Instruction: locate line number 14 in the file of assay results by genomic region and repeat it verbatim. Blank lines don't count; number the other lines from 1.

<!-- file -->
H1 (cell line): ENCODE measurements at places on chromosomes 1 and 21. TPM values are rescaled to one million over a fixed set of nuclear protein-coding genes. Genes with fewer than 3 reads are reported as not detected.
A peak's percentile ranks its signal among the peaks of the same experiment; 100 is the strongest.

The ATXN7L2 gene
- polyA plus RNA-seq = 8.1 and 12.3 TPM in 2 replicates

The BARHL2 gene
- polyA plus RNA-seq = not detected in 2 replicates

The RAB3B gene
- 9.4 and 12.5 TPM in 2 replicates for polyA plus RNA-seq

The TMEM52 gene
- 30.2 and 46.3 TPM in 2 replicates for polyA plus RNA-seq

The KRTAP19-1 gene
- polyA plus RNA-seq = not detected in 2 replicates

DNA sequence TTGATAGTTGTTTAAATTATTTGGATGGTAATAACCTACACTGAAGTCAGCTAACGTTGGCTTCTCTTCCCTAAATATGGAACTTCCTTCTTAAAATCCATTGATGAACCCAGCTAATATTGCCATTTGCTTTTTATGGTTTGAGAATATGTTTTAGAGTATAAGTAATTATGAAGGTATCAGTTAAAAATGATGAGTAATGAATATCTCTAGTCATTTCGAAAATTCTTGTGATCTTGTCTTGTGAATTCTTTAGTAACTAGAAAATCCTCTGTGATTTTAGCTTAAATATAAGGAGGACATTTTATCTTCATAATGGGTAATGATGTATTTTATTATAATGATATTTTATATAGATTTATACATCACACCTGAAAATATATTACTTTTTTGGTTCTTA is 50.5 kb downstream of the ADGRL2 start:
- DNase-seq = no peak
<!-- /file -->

- DNase-seq = no peak